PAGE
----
Fracking! It’s in the news all the time. The controversy never seems to dim.
There are a lot of false fears about fracking ... but three very real ones. The first is that when the frack fluid gushes back out of the ground it is a lot nastier than when it went in and the “flowback” needs to be disposed of somehow. The second is that it uses a lot of water. The third is earthquakes. (I doubt this is a surprise to most readers, but you never know.)
In fact, the earthquake problem is really a subset of the flowback disposal problem. Fracking production wells does not (we think) trigger earthquakes. But pumping the flowback back underground into abandoned old wells does lubricate the rocks and cause them to slip. The result is myriad small quakes. (Although a Richter 3 tremor can knock down poorly-built brickwork.)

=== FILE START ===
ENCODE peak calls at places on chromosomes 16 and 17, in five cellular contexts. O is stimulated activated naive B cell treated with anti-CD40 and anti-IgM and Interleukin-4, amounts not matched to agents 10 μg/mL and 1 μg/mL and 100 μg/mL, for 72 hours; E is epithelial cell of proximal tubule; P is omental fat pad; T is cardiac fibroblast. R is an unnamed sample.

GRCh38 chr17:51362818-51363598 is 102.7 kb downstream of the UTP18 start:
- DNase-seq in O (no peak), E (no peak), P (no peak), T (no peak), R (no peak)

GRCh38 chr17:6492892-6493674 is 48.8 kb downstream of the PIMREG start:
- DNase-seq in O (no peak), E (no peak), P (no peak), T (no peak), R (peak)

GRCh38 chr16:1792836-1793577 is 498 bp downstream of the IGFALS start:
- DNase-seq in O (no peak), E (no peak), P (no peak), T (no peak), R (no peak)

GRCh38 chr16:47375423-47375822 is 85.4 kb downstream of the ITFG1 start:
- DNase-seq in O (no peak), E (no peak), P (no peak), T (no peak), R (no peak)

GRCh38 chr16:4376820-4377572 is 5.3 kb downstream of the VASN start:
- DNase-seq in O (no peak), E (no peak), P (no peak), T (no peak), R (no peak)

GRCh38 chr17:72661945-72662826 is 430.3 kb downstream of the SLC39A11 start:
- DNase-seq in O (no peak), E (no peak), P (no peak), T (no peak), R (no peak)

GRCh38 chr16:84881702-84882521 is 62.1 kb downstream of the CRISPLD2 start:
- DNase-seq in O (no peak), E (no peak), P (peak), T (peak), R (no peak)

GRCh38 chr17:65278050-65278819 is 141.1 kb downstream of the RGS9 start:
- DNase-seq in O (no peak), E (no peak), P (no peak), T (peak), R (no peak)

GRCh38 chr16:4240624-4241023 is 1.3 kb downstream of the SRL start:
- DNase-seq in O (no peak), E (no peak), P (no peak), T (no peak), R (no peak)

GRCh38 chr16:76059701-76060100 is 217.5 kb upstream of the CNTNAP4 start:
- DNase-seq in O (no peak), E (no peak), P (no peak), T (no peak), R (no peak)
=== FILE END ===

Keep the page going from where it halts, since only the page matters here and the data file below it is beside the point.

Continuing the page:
And now Texas and New Mexico are starting to deal with the last two issues. The Texas Railroad Commission just ruled that disposal well operators must go back 100 years through U.S. Geological Survey data within a 5½-mile radius. If geologists judge that the well caused a quake, the TRC will shut it down.
Meanwhile, New Mexico is looking to imitate Texas in encouraging the reuse of flowback in new fracking operations, thus saving on the amount of freshwater needed. (“Encourage” may be too strong a word; Texas simply allowed companies to reuse frack fluid without a permit if they own a lease.)
So, not terrible news from Texas.